Fifty years ago this month, President John F. Kennedy told the nation that “unmistakable evidence has established the fact that a series of offensive missile sites is now in preparation” in Cuba and that a military “quarantine” of the island was underway.
On the anniversary of that address, a panel of scholars met at UVa’s Miller Center to talk about those anxious October days and to challenge some of the perceptions of the crisis as a purely US-Soviet standoff.
For years, says the Miller Center’s Presidential Studies Director Marc Selverstone, we viewed the Cuban Missile Crisis as a signal moment of American strength and resolve–the shorthand being Secretary of State Dean Rusk’s famous “we’ve been eyeball to eyeball and the other fellow just blinked.”
The opening of Soviet and Cuban archives has allowed a new generation of scholars to look at the events of October 1962 with fresh eyes. Despite public perceptions, one thing that jumps out from this expanded view is how willing President Kennedy was to negotiate and how willing Soviet premier Nikita Khrushchev was to pull back. “Diplomacy, not force, turned the tide.”
Svetlana Savranskaya of George Washington University’s National Security Archive argues that the common framework of a thirteen-day crisis is “just a constructed narrative” that emphasizes the US-Soviet relationship at the expense of the big picture. Viewed instead as primarily a Soviet-Cuban crisis, it “started earlier, lasted longer, and was harder to resolve.”
November 1962 was the real danger zone, she says, as Soviet officials struggled to control Fidel Castro and his government. Any false step could have reignited the conflict and tipped the balance back towards nuclear annihilation. It was largely through the diplomatic efforts of Deputy Premier Anastas Ivanovich Mikoyan that the Soviets were able to de-escalate the anger of the Castro regime and begin removing nuclear warheads and Soviet troops from Cuba in the final weeks of 1962.
Had Castro controlled the nuclear weapons in October, he undoubtedly would have launched them, says Brian Latell of the University of Miami’s Institute of Cuban and Cuban American Studies. Castro wrote Khrushchev on October 26, saying in part: “I believe that the imperialists’ aggressiveness makes them extremely dangerous, and that if they manage to carry out an invasion of Cuba–a brutal act in violation of universal and moral law–then that would be the moment to eliminate this danger forever, in an act of most legitimate self-defense,” in the form of a full-on nuclear strike by the Soviets against the United States. “However harsh and terrible the solution, there would be no other.”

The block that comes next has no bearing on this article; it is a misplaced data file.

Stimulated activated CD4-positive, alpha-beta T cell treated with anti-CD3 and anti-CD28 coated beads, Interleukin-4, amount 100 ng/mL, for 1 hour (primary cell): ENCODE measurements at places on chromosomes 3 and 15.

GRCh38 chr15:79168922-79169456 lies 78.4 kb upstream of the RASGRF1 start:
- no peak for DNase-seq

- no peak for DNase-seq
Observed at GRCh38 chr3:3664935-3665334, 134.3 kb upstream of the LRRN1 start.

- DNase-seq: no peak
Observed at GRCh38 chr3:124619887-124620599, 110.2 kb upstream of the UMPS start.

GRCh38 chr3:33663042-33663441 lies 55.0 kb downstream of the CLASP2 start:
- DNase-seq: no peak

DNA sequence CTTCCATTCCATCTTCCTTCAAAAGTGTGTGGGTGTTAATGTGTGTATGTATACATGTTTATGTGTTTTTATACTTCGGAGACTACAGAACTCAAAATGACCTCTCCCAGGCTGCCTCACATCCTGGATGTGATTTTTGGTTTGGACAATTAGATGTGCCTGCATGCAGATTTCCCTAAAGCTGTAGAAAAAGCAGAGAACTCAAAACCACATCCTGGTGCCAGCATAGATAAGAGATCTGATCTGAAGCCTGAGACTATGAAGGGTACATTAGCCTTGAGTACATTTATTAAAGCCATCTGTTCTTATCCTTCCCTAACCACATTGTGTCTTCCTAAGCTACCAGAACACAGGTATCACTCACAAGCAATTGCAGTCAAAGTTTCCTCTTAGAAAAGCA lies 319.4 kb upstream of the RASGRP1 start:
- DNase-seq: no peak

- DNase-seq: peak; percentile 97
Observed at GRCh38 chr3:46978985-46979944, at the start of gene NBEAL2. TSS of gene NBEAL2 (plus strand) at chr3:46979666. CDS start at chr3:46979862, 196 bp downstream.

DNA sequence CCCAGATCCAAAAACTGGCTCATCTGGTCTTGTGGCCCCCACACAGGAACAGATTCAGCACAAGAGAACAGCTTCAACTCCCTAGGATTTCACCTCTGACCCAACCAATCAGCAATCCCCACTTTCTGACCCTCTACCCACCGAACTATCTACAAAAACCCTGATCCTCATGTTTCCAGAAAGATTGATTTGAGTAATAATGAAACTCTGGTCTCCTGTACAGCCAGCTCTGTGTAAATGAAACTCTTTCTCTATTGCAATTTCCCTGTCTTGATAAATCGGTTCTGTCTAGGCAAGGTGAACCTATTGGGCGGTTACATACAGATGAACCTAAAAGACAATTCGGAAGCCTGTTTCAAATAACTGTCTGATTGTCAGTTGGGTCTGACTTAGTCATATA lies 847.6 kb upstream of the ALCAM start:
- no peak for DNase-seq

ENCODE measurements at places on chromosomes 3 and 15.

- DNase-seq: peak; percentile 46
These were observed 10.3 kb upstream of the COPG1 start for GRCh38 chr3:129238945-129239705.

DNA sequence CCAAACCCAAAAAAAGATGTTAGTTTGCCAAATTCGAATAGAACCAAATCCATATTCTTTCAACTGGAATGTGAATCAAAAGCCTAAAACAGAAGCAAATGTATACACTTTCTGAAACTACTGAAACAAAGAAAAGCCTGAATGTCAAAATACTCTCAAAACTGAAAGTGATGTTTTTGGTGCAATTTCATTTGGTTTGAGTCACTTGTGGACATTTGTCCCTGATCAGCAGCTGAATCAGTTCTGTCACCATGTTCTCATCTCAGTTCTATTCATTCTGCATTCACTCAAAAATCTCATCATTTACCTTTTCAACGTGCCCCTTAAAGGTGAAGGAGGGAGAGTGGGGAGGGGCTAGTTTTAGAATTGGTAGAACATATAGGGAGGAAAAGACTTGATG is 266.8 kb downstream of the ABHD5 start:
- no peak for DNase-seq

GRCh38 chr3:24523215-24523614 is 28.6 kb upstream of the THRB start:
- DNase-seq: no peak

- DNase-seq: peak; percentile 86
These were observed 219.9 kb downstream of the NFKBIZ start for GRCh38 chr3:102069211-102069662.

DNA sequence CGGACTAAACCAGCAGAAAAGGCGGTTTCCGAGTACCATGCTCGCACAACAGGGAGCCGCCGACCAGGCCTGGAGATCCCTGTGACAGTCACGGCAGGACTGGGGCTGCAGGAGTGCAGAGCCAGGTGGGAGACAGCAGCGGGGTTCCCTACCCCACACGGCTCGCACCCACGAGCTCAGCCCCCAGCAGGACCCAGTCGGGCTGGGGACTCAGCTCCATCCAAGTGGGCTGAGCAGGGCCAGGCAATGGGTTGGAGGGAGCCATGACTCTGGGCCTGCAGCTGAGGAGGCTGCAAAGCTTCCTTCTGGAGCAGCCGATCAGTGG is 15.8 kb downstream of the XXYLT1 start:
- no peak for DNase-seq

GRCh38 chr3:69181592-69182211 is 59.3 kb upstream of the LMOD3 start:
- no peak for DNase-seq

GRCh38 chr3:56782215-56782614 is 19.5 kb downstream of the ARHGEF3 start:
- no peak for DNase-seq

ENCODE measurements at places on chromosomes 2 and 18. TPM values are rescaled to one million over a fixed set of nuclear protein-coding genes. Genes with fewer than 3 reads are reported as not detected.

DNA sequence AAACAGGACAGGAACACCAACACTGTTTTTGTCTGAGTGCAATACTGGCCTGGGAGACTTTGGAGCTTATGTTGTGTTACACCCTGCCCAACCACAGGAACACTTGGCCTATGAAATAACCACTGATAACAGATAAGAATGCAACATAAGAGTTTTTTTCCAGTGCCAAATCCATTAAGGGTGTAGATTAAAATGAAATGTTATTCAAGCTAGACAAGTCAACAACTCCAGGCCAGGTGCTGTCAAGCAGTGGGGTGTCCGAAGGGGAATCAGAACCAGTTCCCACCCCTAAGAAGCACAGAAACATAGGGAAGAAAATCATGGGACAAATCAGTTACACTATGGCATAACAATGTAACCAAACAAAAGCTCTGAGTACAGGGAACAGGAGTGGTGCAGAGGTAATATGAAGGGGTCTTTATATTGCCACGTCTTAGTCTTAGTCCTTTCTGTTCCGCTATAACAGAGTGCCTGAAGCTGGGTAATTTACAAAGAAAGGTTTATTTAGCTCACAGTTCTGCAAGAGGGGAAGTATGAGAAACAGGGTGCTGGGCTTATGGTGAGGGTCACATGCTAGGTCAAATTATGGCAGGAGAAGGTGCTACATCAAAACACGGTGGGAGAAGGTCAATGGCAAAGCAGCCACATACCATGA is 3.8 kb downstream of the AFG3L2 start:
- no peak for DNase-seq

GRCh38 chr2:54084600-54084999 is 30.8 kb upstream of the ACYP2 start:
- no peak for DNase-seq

Latell says Khrushchev was “horrified” by Castro’s willingness to start nuclear armageddon and see his own country “reduced to powder.” That letter, combined with the downing of a U2 spy plane by a surface-to-air missile on October 27 (which Khrushchev believed, probably erroneously, to be the work of the Cubans) spurred the Soviets to hammer out the final details of an agreement with the Kennedy White House the next day.
While we tend to talk about the Cuban Missile Crisis in the dry language of diplomacy and Cold War brinkmanship, what is striking was the raw human emotions on the part of the Cubans and Soviets.
Castro was humiliated by the sudden resolution of the crisis; he had been kept in the dark about the back-channel negotiations and actually learned about the deal over the radio. The Soviet leadership in Moscow was oblivious to the Cuban terror of US invasion and to the independence of the Cuban Communists. Nor did they see the extent to which their own troops were stung by the policy reversal. Like the Cubans, the Soviet military on the island had been ready and willing to fight to the last man. Instead, they were told to dismantle all they had built and prepare to ship out “like cowards” says Savranskaya.
Americans moved on from the terror of the crisis fairly quickly, but the shadow of those days lingered over Cuban-Soviet relations for decades. While Savranskaya says Castro could be called the winner, awarded with copious amounts of aid, non-nuclear weapons and troops as an olive branch from the Soviets, the relationship between the two countries was irreparably harmed. Latell argues that Castro was never able to win what he wanted most: a “defense guarantee” from Moscow. The Soviets would protect their Cuban counterparts…but only to a point.